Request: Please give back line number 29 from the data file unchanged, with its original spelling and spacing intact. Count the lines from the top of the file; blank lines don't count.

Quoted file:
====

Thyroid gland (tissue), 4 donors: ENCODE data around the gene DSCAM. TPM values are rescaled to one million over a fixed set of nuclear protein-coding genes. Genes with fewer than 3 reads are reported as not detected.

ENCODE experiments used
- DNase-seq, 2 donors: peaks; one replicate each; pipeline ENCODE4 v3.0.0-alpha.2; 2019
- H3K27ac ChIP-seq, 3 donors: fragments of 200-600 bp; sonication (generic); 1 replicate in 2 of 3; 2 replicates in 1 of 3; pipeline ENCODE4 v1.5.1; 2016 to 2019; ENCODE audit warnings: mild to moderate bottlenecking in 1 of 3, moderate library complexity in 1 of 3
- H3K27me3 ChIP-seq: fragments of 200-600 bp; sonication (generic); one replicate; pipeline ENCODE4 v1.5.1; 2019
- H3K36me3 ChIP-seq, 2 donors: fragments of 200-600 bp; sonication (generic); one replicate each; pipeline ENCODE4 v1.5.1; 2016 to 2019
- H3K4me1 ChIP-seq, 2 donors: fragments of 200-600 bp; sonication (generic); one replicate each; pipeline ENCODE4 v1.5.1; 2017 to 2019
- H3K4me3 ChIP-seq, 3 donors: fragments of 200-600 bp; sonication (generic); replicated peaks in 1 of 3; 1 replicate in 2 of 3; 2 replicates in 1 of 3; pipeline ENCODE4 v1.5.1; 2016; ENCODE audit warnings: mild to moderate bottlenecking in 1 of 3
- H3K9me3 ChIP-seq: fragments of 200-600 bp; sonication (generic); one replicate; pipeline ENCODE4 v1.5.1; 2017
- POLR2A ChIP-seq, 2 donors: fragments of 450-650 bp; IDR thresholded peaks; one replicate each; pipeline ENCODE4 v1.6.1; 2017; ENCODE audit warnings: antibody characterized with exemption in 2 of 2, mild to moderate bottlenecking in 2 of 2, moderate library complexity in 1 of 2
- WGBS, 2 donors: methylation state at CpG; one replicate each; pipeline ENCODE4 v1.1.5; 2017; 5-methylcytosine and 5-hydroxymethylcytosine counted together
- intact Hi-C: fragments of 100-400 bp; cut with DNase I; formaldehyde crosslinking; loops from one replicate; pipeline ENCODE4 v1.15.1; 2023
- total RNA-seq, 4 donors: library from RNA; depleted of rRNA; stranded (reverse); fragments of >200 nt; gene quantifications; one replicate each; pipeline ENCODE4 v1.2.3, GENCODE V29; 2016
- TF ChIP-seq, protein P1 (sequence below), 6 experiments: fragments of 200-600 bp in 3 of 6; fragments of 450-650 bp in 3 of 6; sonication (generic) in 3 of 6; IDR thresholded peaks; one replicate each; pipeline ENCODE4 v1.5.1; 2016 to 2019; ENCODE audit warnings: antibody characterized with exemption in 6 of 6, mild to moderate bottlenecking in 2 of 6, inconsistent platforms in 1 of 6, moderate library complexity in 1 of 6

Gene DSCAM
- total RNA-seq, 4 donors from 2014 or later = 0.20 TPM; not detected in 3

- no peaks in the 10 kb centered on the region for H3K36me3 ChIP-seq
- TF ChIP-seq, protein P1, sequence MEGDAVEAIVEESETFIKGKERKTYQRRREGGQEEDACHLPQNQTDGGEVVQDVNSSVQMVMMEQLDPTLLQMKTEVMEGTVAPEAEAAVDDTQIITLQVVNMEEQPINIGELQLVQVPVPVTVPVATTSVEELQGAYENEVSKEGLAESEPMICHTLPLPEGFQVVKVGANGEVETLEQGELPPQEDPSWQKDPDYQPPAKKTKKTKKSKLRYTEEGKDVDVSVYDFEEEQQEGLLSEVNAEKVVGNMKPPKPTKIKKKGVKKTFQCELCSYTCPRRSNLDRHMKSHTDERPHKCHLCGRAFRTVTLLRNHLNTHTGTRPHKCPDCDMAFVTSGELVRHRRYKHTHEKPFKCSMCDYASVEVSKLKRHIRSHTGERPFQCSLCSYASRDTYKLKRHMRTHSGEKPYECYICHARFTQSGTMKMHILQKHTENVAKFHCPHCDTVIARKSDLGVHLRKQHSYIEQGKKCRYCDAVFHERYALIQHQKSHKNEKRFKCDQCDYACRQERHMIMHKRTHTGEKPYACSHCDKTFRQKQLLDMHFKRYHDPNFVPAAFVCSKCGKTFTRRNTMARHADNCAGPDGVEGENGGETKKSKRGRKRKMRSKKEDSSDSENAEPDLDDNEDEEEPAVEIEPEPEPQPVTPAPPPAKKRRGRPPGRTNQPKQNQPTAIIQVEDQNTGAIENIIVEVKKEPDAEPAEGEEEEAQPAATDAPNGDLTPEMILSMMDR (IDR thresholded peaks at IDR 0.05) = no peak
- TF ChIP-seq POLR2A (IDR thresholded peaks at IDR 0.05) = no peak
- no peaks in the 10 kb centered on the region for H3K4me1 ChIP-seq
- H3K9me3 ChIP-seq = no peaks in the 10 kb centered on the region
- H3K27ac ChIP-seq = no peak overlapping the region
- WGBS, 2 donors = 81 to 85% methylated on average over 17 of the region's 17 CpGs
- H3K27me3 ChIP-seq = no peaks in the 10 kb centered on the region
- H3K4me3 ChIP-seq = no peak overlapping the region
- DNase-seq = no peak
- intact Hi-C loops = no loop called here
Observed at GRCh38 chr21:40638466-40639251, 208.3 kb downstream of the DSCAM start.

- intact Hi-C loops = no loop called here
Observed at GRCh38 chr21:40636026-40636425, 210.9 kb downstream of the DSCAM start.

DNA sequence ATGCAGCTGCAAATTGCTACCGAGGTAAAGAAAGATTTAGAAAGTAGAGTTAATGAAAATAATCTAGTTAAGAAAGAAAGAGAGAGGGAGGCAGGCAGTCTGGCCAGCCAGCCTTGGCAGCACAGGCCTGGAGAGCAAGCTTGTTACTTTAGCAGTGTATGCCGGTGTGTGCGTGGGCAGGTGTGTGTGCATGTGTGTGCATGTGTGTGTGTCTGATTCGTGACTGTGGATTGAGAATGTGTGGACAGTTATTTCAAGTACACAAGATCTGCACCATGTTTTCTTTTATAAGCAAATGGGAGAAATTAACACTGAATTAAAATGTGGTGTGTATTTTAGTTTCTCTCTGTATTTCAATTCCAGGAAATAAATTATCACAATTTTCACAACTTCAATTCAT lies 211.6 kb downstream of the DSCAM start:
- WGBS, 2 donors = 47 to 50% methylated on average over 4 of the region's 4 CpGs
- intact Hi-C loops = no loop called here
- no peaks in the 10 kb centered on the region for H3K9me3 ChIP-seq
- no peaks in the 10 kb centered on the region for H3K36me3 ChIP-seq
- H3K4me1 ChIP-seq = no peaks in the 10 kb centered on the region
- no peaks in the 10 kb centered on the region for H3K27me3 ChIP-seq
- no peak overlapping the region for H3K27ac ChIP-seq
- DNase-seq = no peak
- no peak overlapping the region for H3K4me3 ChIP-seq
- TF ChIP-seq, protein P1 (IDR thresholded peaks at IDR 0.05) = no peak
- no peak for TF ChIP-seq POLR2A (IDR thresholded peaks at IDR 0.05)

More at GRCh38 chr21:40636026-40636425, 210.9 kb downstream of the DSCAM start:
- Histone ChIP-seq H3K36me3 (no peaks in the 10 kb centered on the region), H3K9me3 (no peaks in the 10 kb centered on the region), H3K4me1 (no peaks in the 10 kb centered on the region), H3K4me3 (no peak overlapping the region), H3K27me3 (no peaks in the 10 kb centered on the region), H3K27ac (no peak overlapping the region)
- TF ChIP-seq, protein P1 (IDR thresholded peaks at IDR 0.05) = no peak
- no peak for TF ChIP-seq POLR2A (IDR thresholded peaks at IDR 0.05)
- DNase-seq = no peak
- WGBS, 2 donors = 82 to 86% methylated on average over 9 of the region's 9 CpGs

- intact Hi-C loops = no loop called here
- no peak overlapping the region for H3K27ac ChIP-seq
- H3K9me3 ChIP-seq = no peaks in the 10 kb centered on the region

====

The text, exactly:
- intact Hi-C loops = no loop called here